Encouraging Self-Determination in Individuals with Special Needs Making the Transition to Adulthood

Social Worker Resource
May 7, 2013 — 1,432 views  
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Working with special needs youth can be particularly challenging for some teachers and parents, who often listen to their protective instincts while safeguarding their young child from the ills of the world. This tendency to protect is actually good for the child at an early age, and often through young adulthood. As these children age, however, the urge to protect can actually cause them to shy away from self-determination. Instead of offering protection, parents and teachers need to work toward greater self-determination, mature decision-making, and an understanding that life does involve mistakes and consequences.

Getting Started: Self-Determination Education Begins with an IEP

The key way to start working on self-determination is to work with school officials who are in charge of any special needs program in a high school setting. These professionals have received extensive training, often at the undergraduate and graduate level, and typically hold certifications for education and the specific handling of learning disabilities and special needs youth.

The goal of working with these professionals is to develop an individual education plan, or IEP, that can help to achieve self-determination in the child. All IEPs are created in consultation with the child and the parent, as well as school officials, as a way of realistically recognizing learning opportunities, long-term potential, and the drive toward self-determination. They are subject to constant revision as learning styles change, achievements mount, and success seems more imminent for the child.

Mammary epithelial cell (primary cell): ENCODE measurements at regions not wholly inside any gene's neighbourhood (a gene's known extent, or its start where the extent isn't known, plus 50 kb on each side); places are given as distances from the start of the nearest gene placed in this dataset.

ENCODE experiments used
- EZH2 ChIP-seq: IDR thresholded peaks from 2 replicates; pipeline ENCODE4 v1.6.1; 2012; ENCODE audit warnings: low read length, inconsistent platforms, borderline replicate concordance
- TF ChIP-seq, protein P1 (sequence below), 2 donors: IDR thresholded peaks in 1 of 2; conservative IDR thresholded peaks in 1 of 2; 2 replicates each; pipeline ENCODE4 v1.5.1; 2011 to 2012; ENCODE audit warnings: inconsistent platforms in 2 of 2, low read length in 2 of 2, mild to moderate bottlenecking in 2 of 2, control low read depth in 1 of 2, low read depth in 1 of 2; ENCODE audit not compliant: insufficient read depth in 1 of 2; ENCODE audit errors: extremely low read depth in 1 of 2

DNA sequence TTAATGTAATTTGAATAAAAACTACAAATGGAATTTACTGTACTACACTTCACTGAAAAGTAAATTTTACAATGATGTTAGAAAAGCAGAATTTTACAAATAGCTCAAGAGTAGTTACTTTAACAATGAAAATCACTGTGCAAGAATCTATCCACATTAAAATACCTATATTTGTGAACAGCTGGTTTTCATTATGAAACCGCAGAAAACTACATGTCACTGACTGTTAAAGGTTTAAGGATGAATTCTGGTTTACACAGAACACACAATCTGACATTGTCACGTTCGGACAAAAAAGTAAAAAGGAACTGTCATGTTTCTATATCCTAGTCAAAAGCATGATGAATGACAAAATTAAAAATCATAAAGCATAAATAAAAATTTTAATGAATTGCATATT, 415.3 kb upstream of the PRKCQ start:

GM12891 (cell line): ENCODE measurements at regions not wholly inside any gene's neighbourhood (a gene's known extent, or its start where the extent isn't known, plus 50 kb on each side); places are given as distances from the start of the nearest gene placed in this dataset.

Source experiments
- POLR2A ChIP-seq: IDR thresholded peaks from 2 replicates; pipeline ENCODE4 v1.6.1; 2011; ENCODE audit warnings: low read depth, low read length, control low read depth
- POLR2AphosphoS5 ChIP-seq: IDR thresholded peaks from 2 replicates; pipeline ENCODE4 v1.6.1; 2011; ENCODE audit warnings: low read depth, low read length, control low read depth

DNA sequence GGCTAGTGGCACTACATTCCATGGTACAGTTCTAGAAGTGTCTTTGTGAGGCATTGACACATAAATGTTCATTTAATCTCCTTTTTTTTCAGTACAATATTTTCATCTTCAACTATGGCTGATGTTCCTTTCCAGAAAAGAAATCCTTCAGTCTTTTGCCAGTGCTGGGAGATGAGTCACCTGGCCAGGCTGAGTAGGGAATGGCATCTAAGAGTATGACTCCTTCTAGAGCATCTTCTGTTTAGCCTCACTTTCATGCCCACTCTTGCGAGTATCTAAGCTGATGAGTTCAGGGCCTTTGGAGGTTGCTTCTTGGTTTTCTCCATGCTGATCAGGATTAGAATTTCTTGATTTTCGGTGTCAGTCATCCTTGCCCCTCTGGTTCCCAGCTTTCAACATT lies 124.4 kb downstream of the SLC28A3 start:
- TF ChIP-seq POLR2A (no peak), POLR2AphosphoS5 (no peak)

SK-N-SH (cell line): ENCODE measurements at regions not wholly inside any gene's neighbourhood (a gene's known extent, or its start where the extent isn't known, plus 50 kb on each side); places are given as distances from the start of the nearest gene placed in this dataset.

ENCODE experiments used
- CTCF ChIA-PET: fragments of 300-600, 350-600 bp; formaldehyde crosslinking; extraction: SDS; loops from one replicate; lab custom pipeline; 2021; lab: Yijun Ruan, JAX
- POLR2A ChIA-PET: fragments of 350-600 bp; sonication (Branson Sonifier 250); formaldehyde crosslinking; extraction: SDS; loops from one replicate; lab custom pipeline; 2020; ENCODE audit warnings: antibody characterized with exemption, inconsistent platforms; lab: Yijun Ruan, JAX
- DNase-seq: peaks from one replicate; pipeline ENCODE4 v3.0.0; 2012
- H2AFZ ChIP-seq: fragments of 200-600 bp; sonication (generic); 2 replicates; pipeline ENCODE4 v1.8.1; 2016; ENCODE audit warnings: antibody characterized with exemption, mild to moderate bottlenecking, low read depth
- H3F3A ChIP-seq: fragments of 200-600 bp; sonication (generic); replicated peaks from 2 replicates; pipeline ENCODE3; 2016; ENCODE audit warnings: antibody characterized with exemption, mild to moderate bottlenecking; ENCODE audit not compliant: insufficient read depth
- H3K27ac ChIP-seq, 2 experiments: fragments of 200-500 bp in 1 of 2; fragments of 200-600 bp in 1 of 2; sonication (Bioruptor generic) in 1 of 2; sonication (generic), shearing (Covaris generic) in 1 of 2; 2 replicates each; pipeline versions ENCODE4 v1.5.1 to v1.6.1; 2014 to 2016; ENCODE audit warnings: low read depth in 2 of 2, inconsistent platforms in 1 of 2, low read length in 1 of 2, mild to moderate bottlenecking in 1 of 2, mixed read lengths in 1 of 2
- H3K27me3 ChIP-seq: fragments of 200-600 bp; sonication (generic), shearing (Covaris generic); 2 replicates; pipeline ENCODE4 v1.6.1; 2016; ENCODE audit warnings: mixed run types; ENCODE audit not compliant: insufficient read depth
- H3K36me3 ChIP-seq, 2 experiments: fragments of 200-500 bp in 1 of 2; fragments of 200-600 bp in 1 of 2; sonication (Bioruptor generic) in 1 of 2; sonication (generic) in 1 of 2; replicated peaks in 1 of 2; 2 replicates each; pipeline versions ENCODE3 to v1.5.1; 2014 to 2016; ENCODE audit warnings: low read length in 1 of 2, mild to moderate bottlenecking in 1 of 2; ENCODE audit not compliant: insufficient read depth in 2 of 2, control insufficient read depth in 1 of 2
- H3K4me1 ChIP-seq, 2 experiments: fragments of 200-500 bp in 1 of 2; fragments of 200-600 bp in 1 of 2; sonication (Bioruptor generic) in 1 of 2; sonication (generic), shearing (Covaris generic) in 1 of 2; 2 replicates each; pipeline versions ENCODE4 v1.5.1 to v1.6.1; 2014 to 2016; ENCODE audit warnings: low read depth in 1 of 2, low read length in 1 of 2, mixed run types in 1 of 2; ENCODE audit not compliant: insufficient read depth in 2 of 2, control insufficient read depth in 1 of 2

An Understanding that Mistakes Create Great Teachable Moments

One of the things that can really encourage the development of self-determination is simply freeing them of a tendency toward parental protection or over-protection. Most learners need to understand that life is subject to mistakes, and that all actions do have consequences. These mistakes promote teachable moments that can help special needs children learn how to make better choices on their own, avoiding consequences that they find particularly unenjoyable.

These teachable moments are also combined with proactive education efforts, teaching special needs youth about handling their own decisions, making their own daily routine, and engaging in the kind of adult decision-making that will allow them to become free-thinking, independent adults when their time as a high school student ends and their time as an adult begins.

A Record of Success in Almost Every Case

In numerous studies, a self-determination education has been shown to produce real results for special needs learners. Those who engage in a self-determination curriculum are more likely to be employed than their peers who did not participate in the program. Furthermore, special needs adults were more likely to live independently, with great rates of success, as compared to those who did not receive this unique kind of education.

Self-determination is encouraged in individuals who understand that their decisions matter. Educational programs that emphasize self-determination are successful because they focus on teaching great decision-making. Learners are encouraged to address their mistakes and move on, and they're given the tools they need to communicate well, seek employment, and make adult decisions throughout the rest of their life. It is this supportive, but independent, environment that can make a real difference for special needs youth as they transition into the adult world.

Social Worker Resource